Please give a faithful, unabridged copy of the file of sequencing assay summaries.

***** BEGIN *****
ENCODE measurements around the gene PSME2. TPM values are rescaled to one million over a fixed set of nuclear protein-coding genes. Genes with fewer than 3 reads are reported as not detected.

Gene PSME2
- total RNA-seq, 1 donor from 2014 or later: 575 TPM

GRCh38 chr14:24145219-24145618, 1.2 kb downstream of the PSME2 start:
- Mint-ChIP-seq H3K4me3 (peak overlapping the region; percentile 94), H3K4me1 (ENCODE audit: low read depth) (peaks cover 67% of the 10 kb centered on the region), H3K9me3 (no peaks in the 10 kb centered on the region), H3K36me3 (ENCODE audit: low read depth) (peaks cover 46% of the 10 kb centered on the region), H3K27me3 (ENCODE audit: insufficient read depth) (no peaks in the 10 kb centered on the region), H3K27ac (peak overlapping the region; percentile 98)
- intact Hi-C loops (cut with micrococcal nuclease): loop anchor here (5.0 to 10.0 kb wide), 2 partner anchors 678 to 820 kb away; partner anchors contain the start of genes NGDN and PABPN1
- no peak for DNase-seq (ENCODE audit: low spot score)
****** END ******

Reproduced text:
ENCODE measurements around the gene PSME2. TPM values are rescaled to one million over a fixed set of nuclear protein-coding genes. Genes with fewer than 3 reads are reported as not detected.

Gene PSME2
- total RNA-seq, 1 donor from 2014 or later: 575 TPM

GRCh38 chr14:24145219-24145618, 1.2 kb downstream of the PSME2 start:
- Mint-ChIP-seq H3K4me3 (peak overlapping the region; percentile 94), H3K4me1 (ENCODE audit: low read depth) (peaks cover 67% of the 10 kb centered on the region), H3K9me3 (no peaks in the 10 kb centered on the region), H3K36me3 (ENCODE audit: low read depth) (peaks cover 46% of the 10 kb centered on the region), H3K27me3 (ENCODE audit: insufficient read depth) (no peaks in the 10 kb centered on the region), H3K27ac (peak overlapping the region; percentile 98)
- intact Hi-C loops (cut with micrococcal nuclease): loop anchor here (5.0 to 10.0 kb wide), 2 partner anchors 678 to 820 kb away; partner anchors contain the start of genes NGDN and PABPN1
- no peak for DNase-seq (ENCODE audit: low spot score)